How to Make Your Own Compost

Compost bins help gardens flourish, save you money and protect the local environment too. So if you haven't started yet, it's time to do your favourite flowers a favour: transform your waste and get rotting!


What is composting?

Composting is all about recycling – in this case by taking dead or cut plants, old vegetables and even egg shells, paper and cardboard, and letting it rot down to create a rich soil-like compost that you can dig back into your own garden to feed your plants.

Creating compost from garden and household waste is one of the most sensible things that a gardener can do. It’s simple, costs very little in time or effort, yet it will help reduce pollution by cutting down on rubbish going into landfill sites, help keep your plants healthy and save you money on fertilisers.

What goes in?

The general rule is if it can rot it will compost. This includes vegetable peelings and waste fruit, hedge trimmings, grass clippings, leaves, weeds, twigs, scrunched up paper, tea bags and coffee grounds, straw, and even old cardboard like egg boxes.

Some items are best avoided. Woody branches or twigs decay very slowly; they are best chopped or shredded first, where appropriate. You should also avoid persistent weeds like Japanese Knotweed, and any weeds in seed as they could end up sprouting in your compost.

How do I get the right balance?

Compost bins rely on worms and bugs that live in the soil, so you should put your compost bin in the garden on bare soil. This allows the critters you need in to the compost where they can get to work. If you add too much of a particular material, your compost may become too dry or wet. For the best results, always use a mixture of types of ingredient.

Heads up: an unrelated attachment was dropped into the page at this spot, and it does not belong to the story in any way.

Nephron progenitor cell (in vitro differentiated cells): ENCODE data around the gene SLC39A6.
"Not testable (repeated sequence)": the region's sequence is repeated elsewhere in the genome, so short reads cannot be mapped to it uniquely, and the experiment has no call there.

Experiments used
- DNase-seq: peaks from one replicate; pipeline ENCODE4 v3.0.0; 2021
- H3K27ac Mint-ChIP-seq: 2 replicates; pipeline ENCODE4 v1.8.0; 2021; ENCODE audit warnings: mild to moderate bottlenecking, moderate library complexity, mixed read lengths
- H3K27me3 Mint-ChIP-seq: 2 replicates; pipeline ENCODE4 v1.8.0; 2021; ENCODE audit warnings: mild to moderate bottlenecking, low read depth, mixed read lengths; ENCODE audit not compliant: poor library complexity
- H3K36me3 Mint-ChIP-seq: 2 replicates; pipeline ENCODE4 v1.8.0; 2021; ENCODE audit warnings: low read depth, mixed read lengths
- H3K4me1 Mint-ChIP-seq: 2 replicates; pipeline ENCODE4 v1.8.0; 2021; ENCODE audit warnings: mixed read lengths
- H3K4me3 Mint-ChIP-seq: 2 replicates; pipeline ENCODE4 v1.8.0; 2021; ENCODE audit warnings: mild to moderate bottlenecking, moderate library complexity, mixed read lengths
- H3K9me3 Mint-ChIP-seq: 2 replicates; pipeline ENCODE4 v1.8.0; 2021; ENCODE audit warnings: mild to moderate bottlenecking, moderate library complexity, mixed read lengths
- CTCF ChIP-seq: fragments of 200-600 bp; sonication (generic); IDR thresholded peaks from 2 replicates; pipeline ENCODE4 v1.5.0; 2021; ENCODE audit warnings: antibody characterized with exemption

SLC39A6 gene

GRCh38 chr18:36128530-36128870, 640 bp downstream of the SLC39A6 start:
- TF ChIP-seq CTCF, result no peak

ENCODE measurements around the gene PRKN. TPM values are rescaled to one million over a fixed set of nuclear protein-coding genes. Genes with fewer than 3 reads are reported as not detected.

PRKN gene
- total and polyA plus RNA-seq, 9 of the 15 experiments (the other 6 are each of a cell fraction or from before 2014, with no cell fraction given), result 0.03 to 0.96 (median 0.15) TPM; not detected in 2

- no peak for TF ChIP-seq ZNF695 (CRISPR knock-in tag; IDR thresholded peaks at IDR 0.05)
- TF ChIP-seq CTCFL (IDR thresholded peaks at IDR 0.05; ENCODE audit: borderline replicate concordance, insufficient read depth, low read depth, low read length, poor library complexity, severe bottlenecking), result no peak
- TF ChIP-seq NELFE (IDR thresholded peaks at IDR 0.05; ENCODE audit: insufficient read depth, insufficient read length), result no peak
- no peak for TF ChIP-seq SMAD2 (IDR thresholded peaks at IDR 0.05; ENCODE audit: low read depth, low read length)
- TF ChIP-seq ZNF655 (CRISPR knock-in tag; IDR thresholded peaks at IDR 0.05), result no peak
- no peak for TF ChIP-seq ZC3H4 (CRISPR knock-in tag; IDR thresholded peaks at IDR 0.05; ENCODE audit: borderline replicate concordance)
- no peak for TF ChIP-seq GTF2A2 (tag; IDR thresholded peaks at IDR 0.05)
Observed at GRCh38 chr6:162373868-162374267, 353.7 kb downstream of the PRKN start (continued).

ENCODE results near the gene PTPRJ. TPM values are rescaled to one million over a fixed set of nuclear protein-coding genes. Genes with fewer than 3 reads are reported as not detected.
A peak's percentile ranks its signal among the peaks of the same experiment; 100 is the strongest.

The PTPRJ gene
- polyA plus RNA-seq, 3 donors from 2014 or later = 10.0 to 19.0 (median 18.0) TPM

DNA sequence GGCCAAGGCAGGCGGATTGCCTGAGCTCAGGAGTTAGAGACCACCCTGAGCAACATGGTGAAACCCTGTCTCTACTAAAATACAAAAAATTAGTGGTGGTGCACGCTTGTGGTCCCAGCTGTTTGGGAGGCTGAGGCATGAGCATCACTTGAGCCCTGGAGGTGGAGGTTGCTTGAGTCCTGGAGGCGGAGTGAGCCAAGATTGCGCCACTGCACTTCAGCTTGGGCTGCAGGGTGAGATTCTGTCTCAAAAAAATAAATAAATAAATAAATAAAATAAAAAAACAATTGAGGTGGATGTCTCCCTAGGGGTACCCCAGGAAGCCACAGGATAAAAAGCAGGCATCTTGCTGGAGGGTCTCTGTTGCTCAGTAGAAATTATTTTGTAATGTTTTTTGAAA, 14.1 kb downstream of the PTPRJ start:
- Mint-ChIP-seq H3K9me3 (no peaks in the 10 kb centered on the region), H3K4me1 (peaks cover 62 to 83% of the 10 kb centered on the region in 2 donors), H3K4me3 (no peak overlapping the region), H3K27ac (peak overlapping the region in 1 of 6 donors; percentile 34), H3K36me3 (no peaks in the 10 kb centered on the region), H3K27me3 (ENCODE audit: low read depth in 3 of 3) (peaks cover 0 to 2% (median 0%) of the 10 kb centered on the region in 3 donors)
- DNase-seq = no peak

The right balance is something you learn by experience, but here’s a guide: Soft green things like grass mowings and small weeds rot quickly. They work as activators, getting the composting started, but on their own will decay to a smelly mess. What you need for balance is some older, tougher plant material. This will rot more slowly but gives body to the finished compost.

How can I improve my compost?

There are a few composting tips that can help make your compost even better. Firstly always chop large items into small pieces to help speed up the process. Keeping the compost bin covered with an old carpet helps keep the compost warm and speeds up the process.

Every now and then introduce air into your bin either by using a garden fork to mix the material or add more scrunched up paper and card. And to help speed up the composting process add a handful of soil, finished compost or a commercial compost accelerator. The Composting Association has more information.

How do I know when it is ready?

Your compost will be ready to use when it resembles dark soil and has a sweet, earthy smell. This can take anywhere between 9 – 24 months. Now you can put it to good use by digging it into your soil. Adding compost to clay soils will help break up heavy clods. It will also add body to fine, sandy soil and help retain moisture.

Spreading the compost across your flower beds will help keep moisture in so you won’t have to water so often. Earthworms will transport the important elements like phosphorous and nitrogen from the compost down into the soil – so you shouldn’t need to use artificial fertilisers, which is just the thing if you are an organic gardener.